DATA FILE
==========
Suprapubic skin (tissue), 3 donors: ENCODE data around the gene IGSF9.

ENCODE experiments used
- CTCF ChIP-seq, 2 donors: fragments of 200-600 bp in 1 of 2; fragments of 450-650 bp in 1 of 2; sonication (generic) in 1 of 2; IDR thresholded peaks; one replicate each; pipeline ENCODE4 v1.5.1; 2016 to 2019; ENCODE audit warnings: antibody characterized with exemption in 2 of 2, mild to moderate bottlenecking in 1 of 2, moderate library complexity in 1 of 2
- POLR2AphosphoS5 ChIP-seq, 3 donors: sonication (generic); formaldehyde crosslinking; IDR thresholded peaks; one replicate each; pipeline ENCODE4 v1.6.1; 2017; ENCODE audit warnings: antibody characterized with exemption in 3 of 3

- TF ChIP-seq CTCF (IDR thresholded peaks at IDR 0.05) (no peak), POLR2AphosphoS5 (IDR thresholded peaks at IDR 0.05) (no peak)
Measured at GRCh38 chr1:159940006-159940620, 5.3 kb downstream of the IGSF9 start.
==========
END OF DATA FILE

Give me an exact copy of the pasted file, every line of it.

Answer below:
Suprapubic skin (tissue), 3 donors: ENCODE data around the gene IGSF9.

ENCODE experiments used
- CTCF ChIP-seq, 2 donors: fragments of 200-600 bp in 1 of 2; fragments of 450-650 bp in 1 of 2; sonication (generic) in 1 of 2; IDR thresholded peaks; one replicate each; pipeline ENCODE4 v1.5.1; 2016 to 2019; ENCODE audit warnings: antibody characterized with exemption in 2 of 2, mild to moderate bottlenecking in 1 of 2, moderate library complexity in 1 of 2
- POLR2AphosphoS5 ChIP-seq, 3 donors: sonication (generic); formaldehyde crosslinking; IDR thresholded peaks; one replicate each; pipeline ENCODE4 v1.6.1; 2017; ENCODE audit warnings: antibody characterized with exemption in 3 of 3

- TF ChIP-seq CTCF (IDR thresholded peaks at IDR 0.05) (no peak), POLR2AphosphoS5 (IDR thresholded peaks at IDR 0.05) (no peak)
Measured at GRCh38 chr1:159940006-159940620, 5.3 kb downstream of the IGSF9 start.